The late morning session I went to was quite good! I saw four papers on Science and Value that all brought something interesting to the table. It was a long session, a bit tiring, but I liked all the papers very much.
Kathleen Okruhlik gave an interesting talk entitled "Putman, Proctor, and Political Economy." If it had just been an advertisement for reading Proctor's book, Value-free Science?: Purity and Power in Modern Knowledge, it would have been worthwhile, but it was much more than that. The case of values and the ideal of value-freedom in political economy is an interesting one, one that Putnam brings up in his book on the fact/value, though Okruhlik suggested that Putnam's view of the history of both political economy and the fact/value dichotomy was overly narrow. Proctor has a wider view, in which Max Weber plays an important role. Chief among the interesting feature of Weber's historical mileu is that those arguing for the value-free ideal of science were progressives, whereas their value-happy opponents were conservatives.
One of the things that came up in Okruhlik's talk was also the "promiscuity" of the use of the term "value" in these debates. Think of all the things that "value" might stand in for: emotions, interests, ideologies, ethical norms, preferences, and so on. Moira Howes, in her talk on "Epistemic Emotions, Salience and Ignorance in Scientific Reasoning" was also emphasizing this point. While Okruhlik focused on ethical norms in her own account, Howes talked about how emotional reactions, and emotion-based preferences and aversions, have both necessary and biasing effects in science.
Something else that Okruhlik brought up that I found really interesting, was an extension of Proctor's explanation of the phenomenon of attempting to escape to value-freedom in science to philosophy. According to Proctor, this ideal is used by scientists as both a shield from a certain kind of criticism (value-free science is not subject to political, ideological, or moral critique) and a weapon against other views (value-laden science is full of wishful-thinking, bias, etc.?). So to, suggests Okruhlik, philosophers ascend to formal, meta-level discussions as both a shield and a weapon of the same sort. As she pointed out, for much of the twentieth century, discussions about ethics were limited almost exclusively to meta-ethics, i.e., value-free ethics! Philosophers have another way of escape as well, she suggested: they can descend into naturalism, avoiding the need to engage with ethical, epistemological, and other kinds of norms and values by moving to discussion of moral psychology, learning theory, etc. Very interesting. I wonder whether some good work couldn't be done on this, about "philosophy's evasion of values" or "philosophy's flight from the political." (Dibs!)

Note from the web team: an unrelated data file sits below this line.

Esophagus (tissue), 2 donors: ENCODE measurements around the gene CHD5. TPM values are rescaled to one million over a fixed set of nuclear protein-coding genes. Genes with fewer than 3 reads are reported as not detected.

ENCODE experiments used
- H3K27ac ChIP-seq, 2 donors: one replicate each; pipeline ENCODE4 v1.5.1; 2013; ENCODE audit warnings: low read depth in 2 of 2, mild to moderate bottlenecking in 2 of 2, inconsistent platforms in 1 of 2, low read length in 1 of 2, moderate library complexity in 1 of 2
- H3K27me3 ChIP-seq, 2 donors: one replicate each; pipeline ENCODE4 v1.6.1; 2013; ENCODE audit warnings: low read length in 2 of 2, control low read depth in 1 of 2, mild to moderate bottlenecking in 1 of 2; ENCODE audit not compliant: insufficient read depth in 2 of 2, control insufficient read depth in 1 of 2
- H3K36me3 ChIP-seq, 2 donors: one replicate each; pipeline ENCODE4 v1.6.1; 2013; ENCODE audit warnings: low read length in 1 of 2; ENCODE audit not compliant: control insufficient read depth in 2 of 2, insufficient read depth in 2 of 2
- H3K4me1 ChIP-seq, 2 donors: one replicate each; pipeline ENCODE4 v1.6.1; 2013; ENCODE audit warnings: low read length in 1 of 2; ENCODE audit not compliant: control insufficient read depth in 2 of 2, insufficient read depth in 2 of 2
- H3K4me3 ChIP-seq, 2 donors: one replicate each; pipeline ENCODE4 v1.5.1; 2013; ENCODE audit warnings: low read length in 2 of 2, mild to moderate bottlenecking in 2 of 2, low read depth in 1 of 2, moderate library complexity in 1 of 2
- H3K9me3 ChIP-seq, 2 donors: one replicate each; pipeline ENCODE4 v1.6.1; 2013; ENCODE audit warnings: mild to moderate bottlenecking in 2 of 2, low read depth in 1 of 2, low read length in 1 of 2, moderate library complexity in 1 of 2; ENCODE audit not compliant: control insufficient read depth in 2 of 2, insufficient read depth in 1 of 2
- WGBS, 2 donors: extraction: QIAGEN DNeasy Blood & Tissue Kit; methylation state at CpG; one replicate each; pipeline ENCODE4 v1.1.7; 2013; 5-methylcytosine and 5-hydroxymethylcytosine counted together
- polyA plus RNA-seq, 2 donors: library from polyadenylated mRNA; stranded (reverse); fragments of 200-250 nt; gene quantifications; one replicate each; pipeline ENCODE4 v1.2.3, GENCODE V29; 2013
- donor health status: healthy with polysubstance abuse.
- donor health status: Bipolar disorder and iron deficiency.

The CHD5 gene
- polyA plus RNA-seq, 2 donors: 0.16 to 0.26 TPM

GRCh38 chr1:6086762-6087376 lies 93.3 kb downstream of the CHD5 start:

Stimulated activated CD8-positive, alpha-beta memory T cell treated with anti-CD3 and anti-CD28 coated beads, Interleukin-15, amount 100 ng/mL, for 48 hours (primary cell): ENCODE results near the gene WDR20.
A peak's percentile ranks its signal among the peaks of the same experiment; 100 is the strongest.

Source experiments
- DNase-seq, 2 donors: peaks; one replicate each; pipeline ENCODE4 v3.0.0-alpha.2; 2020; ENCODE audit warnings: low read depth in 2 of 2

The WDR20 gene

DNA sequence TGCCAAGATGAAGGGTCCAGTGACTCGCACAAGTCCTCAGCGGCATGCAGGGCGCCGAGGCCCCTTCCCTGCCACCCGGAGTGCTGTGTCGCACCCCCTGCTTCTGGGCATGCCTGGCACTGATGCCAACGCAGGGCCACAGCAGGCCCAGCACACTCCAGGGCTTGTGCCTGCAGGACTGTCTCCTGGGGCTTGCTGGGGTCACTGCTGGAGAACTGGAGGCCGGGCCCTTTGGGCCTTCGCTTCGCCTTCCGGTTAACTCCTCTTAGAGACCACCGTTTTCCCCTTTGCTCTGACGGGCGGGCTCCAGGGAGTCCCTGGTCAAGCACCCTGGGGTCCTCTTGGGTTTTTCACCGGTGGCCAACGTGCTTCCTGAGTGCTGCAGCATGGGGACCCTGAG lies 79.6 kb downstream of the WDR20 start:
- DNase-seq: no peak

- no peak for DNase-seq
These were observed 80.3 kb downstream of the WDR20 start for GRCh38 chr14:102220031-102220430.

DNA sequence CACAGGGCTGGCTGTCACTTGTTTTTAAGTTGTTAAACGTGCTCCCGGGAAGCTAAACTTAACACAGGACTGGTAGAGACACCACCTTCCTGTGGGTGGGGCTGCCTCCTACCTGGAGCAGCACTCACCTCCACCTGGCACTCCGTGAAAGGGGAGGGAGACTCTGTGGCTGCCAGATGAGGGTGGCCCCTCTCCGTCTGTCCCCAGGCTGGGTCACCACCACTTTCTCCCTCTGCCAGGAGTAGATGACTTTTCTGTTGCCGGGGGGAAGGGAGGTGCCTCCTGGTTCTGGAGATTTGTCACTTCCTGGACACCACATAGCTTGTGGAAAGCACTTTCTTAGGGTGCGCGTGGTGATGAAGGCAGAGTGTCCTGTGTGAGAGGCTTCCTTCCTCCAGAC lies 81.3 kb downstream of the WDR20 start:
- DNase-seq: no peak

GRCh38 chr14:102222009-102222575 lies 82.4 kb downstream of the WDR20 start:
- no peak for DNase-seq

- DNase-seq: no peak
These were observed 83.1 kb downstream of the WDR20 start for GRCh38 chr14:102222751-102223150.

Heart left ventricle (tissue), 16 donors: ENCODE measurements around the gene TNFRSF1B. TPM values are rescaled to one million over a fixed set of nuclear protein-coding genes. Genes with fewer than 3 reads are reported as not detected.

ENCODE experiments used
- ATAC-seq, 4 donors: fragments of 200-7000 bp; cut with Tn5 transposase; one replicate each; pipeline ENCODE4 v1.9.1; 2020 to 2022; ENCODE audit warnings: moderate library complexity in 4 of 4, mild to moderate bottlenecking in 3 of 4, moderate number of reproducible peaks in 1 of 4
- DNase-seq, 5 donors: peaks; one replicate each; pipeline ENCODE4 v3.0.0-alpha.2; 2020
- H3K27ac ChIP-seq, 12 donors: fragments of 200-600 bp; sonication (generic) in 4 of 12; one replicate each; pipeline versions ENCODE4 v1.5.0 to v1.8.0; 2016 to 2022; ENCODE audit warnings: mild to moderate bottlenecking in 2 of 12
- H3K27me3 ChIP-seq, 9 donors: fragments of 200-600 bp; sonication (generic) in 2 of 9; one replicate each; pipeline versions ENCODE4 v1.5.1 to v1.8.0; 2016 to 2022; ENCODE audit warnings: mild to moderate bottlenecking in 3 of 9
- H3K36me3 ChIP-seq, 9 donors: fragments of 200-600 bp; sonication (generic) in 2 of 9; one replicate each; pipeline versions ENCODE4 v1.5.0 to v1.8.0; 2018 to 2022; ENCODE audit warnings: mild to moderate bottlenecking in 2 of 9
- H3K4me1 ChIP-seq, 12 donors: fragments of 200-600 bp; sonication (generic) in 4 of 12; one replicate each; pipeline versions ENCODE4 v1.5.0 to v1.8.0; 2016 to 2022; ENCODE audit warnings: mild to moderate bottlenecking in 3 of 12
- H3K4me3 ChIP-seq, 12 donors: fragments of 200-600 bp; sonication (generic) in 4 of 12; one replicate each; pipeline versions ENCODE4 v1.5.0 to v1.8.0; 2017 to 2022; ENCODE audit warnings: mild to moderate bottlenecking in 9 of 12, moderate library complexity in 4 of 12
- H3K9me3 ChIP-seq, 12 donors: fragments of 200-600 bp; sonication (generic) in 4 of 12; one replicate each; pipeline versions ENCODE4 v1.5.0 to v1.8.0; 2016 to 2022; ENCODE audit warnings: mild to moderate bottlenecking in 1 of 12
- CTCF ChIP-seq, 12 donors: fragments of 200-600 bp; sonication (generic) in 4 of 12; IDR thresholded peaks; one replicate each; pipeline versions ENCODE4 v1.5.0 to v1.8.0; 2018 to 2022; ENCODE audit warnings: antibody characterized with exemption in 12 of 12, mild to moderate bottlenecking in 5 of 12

Howes' talk was also fantastic and complex. One of the things that I was most interested in was her discussion about the ways (positive and negative) that emotions or feelings guide rationality and the scientific process. She insisted that feminist philosophers should look carefully at the psychology and philosophy of emotions as a tool for feminist critique and feminist understandings of science. I couldn't help but think about how similar her ideas are to John Dewey's obscure but crucial essay, "Qualitative Thought." There Dewey talks about the way in which a "qualitative background" provides the necessary ground, context, and test of thought. Though I'm pretty sure Dewey meant "quality" to be broader than what we usually call "emotion," I think that his point is really aligned with Howes'. I'm pretty sure she even used and example that Dewey also took up: the way that certain feelings accompany the struggle through a mathematical problem, the way that those feelings can guide the process, and the way that being certain one has attained an answer is tied to the distinctive feeling of success at having solved the problem. Dewey applies such considerations to inquiry in general, and it seems as though Howes has similar aims.
The other talks were good as well, though I don't have as much to say about them. Neelam Sethi discussed "Rethinking Normativity," in which she compared feminist discussions of values and normativity to recent work by Philip Kitcher and Nancy Cartwright on ends / goals in science. Burcu Erciyes gave an ambitious paper, "Feminist Objectivity versus Traditional Objectivity," arguing that feminists provide a genuine rival conception of objectivity, rather than using "objectivity" in a different way.
I'm going to skip and go read a bit until the sessions at 4. Maybe I'll walk around the beautiful UBC campus a bit. Maybe I'll have some fancy pictures for ya'll tonight!